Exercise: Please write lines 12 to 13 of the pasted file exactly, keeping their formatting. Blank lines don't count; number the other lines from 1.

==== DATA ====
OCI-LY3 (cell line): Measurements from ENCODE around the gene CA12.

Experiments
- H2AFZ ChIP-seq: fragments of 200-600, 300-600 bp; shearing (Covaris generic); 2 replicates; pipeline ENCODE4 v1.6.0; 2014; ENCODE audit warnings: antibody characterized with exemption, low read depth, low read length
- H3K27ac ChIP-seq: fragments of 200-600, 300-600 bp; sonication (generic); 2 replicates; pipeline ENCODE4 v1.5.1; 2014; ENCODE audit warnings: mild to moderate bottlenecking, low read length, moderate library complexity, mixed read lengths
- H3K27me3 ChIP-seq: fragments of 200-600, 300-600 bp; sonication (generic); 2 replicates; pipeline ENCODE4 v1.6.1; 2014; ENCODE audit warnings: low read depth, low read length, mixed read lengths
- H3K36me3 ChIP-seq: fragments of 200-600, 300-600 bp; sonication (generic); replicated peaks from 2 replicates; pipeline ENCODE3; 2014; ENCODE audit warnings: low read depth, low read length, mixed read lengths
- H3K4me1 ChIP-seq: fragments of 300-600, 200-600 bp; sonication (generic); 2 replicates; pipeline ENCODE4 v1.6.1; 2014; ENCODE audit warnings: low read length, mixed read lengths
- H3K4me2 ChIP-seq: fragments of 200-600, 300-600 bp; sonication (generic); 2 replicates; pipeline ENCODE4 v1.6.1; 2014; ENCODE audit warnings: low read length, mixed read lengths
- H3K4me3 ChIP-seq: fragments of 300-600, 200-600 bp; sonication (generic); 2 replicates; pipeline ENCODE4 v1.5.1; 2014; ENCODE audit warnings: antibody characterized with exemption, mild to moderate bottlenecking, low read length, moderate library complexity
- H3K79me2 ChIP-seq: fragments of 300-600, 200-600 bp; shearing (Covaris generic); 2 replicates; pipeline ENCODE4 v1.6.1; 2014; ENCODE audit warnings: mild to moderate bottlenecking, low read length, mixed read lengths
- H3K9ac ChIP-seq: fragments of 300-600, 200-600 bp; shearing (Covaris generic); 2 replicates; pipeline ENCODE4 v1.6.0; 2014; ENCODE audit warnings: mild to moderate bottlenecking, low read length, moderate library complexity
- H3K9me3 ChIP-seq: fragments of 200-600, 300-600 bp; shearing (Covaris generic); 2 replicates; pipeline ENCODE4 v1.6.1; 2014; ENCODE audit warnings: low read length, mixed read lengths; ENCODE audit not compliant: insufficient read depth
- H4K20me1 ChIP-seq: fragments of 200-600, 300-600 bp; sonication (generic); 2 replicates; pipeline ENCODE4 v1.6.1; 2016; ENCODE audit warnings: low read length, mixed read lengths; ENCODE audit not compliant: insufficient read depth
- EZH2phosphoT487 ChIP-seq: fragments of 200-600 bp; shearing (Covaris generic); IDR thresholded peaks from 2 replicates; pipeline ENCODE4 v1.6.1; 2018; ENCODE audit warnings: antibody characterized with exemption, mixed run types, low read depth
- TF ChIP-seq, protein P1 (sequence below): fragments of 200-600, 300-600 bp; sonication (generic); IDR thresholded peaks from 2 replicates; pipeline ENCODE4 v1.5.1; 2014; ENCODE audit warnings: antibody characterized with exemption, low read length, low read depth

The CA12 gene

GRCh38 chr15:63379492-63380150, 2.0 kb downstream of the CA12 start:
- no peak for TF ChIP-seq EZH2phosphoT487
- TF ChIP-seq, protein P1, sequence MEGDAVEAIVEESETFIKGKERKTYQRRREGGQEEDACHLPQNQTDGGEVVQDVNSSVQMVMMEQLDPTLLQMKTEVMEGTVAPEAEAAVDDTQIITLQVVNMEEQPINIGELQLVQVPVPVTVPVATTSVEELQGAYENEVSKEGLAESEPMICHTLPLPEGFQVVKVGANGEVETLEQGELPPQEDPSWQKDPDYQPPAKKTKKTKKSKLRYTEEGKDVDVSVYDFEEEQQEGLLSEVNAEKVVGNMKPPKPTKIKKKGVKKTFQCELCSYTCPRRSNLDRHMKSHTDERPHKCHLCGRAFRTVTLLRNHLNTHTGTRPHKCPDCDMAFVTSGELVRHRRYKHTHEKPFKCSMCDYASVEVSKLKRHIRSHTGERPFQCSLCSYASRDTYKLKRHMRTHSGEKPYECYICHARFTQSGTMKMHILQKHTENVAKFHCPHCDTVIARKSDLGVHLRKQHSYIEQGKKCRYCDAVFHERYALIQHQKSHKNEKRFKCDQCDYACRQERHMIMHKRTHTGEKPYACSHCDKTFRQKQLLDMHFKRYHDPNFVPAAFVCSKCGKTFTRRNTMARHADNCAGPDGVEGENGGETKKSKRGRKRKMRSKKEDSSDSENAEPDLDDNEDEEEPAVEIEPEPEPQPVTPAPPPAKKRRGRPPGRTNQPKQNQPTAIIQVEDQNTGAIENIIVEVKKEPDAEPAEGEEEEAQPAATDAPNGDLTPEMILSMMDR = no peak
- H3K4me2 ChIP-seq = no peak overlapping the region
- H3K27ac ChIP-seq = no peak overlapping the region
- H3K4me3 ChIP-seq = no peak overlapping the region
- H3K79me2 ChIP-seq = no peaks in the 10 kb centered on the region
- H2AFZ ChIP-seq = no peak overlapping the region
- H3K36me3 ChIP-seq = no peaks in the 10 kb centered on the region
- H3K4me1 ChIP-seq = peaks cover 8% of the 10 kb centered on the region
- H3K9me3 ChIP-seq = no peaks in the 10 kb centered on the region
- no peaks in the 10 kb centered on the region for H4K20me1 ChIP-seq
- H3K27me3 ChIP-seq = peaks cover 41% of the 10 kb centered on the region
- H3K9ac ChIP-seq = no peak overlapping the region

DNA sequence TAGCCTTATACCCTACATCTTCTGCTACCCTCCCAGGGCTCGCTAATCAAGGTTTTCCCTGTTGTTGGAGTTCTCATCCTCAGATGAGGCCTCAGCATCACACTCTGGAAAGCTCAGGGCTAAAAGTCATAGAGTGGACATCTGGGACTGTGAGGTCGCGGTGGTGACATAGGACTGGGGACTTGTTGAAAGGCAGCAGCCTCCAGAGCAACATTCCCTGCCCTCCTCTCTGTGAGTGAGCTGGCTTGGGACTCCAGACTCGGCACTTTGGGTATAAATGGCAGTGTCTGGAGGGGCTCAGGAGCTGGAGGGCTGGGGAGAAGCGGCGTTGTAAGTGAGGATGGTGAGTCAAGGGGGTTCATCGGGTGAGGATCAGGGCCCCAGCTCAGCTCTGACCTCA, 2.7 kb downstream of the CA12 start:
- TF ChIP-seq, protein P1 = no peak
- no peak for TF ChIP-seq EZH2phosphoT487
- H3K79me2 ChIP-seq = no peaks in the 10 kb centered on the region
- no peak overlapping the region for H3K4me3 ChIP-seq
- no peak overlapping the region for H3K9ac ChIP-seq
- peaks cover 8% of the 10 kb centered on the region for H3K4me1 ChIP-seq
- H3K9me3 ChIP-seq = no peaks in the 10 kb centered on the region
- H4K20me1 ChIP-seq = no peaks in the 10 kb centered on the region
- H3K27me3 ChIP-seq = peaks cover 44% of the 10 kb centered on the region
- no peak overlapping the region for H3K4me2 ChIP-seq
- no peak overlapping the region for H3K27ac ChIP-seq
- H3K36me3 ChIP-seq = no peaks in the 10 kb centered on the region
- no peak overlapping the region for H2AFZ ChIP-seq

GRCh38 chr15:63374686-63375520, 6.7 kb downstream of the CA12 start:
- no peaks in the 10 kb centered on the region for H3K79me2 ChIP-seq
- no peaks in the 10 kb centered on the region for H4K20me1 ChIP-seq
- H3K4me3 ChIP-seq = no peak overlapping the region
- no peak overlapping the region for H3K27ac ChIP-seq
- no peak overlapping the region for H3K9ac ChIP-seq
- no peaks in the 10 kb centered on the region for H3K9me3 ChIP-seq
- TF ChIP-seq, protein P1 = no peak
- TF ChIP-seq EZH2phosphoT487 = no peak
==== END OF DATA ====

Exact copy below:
- H3K9me3 ChIP-seq: fragments of 200-600, 300-600 bp; shearing (Covaris generic); 2 replicates; pipeline ENCODE4 v1.6.1; 2014; ENCODE audit warnings: low read length, mixed read lengths; ENCODE audit not compliant: insufficient read depth
- H4K20me1 ChIP-seq: fragments of 200-600, 300-600 bp; sonication (generic); 2 replicates; pipeline ENCODE4 v1.6.1; 2016; ENCODE audit warnings: low read length, mixed read lengths; ENCODE audit not compliant: insufficient read depth